Tuesday, 22 September 2009

Zelaya returns to Honduras

The Honduran authorities have imposed a round-the-clock curfew and shut down airports after the dramatic return of ousted President Manuel Zelaya.

Mr Zelaya has taken refuge in Brazil's embassy in Tegucigalpa. Many of his supporters later gathered outside.

He said he had crossed mountains and rivers to return to the capital, where he said he was seeking dialogue.

In a televised address, interim leader Roberto Micheletti demanded that Brazil hand over Mr Zelaya to stand trial.

Mr Micheletti said Brazil would be held responsible for any violence.

"A call to the government of Brazil: respect the judicial order against Mr Zelaya and turn him in to Honduran authorities," he said.

"The eyes of the world are on Brazil and Honduras."

Brazil's Foreign Minister, Celso Amorim, warned that any threat to Mr Zelaya or the Brazilian embassy would be a grave breach of international law.

Mr Zelaya's return took officials by surprise, with Mr Micheletti at first denying the deposed leader was in the country.

As tension inside Honduras increased, US Secretary of State Hillary Clinton said Mr Zelaya's return must not lead to violence.

"It's imperative that dialogue begin... (that) there be a channel of communication between President Zelaya and the de facto regime in Honduras," she said.

Mrs Clinton spoke in New York after talks with Costa Rican President Oscar Arias, who has brokered failed peace talks between the two Honduran parties.

In images broadcast on national television, a smiling Mr Zelaya wearing his trademark white cowboy hat appeared on the balcony of the Brazilian embassy waving to a crowd of supporters.

Shortly afterwards, officials imposed a 15-hour curfew, starting at 1600 (2200 GMT) on Monday.

Officials later extended it to a 26-hour shutdown of Tegucigalpa - until 1800 (0000 GMT) on Tuesday - and closed the country's airports. The police and army have been put on stand-by.

Correspondents said many of Mr Zelaya's supporters were defying the curfew, and remained outside the embassy dancing and cheering.

The president has been living in exile in Nicaragua since being ousted at gunpoint on 28 June.

The crisis erupted after Mr Zelaya tried to hold a non-binding public consultation to ask people whether they supported moves to change the constitution.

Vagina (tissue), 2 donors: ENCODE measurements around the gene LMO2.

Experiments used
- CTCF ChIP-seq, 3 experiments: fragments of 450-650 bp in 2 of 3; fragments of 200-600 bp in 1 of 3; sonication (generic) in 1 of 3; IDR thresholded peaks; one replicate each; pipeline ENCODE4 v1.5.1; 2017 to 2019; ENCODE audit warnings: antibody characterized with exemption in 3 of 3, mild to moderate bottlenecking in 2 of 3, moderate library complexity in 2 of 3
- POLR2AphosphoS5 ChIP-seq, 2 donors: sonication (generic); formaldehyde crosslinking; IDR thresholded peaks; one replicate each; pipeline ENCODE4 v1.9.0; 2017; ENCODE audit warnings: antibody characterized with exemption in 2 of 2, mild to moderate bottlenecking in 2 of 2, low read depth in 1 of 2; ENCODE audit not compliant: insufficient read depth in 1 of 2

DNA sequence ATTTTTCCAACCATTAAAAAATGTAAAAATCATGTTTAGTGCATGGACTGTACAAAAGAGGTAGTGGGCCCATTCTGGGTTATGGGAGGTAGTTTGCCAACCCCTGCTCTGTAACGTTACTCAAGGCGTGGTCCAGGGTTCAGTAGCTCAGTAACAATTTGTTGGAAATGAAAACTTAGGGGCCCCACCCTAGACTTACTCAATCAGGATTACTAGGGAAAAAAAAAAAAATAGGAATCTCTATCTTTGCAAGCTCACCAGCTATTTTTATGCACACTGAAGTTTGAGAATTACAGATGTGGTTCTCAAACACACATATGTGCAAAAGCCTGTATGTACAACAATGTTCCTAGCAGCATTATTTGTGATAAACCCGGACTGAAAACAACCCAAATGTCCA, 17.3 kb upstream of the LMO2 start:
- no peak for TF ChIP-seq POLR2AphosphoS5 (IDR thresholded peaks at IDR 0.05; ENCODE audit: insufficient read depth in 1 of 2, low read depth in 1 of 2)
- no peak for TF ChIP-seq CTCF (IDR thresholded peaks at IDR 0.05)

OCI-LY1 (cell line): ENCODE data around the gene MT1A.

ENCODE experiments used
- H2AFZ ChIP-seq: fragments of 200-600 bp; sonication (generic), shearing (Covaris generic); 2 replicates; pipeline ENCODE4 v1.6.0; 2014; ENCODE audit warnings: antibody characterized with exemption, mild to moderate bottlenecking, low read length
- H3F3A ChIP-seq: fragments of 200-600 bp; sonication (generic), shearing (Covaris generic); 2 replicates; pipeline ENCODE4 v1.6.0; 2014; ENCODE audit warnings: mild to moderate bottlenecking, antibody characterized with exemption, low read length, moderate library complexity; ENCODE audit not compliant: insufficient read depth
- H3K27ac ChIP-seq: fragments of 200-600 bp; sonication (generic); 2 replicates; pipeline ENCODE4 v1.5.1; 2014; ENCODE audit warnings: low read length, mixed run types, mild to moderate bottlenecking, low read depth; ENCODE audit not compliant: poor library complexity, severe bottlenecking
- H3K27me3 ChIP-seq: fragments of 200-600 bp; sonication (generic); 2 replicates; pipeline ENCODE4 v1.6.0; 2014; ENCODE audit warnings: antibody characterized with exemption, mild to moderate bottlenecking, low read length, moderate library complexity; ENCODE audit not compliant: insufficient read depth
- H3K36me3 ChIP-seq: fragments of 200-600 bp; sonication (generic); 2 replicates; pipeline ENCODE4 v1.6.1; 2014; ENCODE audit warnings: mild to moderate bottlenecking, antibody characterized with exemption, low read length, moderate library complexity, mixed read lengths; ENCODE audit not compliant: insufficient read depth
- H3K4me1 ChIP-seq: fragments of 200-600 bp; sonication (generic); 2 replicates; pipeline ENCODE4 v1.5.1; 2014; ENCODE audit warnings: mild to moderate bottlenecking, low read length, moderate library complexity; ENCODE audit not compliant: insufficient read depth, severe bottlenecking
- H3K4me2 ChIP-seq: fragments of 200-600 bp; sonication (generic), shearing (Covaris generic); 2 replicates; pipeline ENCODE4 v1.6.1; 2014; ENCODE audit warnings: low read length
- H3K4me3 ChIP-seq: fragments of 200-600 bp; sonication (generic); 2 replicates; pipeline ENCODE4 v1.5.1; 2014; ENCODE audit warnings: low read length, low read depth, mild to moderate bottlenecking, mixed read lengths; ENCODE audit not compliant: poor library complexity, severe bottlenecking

The US has backed Mr Zelaya during his exile and criticised the interim leaders for failing to restore "democratic, constitutional rule". The Organization of American States (OAS) has demanded Mr Zelaya's reinstatement.

Speaking to the BBC from inside the Brazilian embassy, Mr Zelaya said he had received support from various quarters in order to return.

"[We travelled] for more than 15 hours... through rivers and mountains until we reached the capital of Honduras," he said.

"We overcame military and police obstacles, all those on the highways here, because this country has been kidnapped by the military forces."

He said he was consulting sectors of Honduran society and the international community in order "to start the dialogue for the reconstruction of the Honduran democracy".

Mr Amorim said neither Brazil nor the OAS had played any part in Mr Zelaya's return.

The interim government has repeatedly threatened to arrest Mr Zelaya, should he return, and charge him with corruption.

Mr Zelaya urged the armed forces not to use violence against demonstrators.

The OAS, meeting in emergency session, called for calm.

In a statement, OAS Secretary General Jose Miguel Insulza told Honduran authorities they were responsible for the security of Mr Zelaya and the Brazilian embassy.

Mr Insulza said that he was ready to travel to Honduras as soon as possible.

As reports that Mr Zelaya had surfaced in Tegucigalpa began to come through, Mr Micheletti appeared to be caught off-guard, insisting Mr Zelaya had not left neighbouring Nicaragua.

Mr Micheletti has vowed to step aside after presidential elections are held on 29 November. But he has refused to allow Mr Zelaya to return to office in the interim.

ANALYSIS by Charles Scanlon, BBC Americas analyst

It looks like the nightmare scenario for the coup leaders. They've done everything in their power to prevent Manuel Zelaya's return - sending soldiers to prevent his plane landing in the days after the coup, and later to the border to stop him crossing from Nicaragua.

The confirmation that Mr Zelaya is back will have come as a humiliation for Roberto Micheletti and damaged his authority inside the country.

The interim government has been condemned around the world for the coup, but has consolidated its control. Mr Zelaya's return now brings the crisis back to the boil.

The interim government has been playing for time - hoping to cling to power until new elections set for November. It is no longer in control of events and looks more vulnerable than at any time since the coup.

Story from BBC NEWS: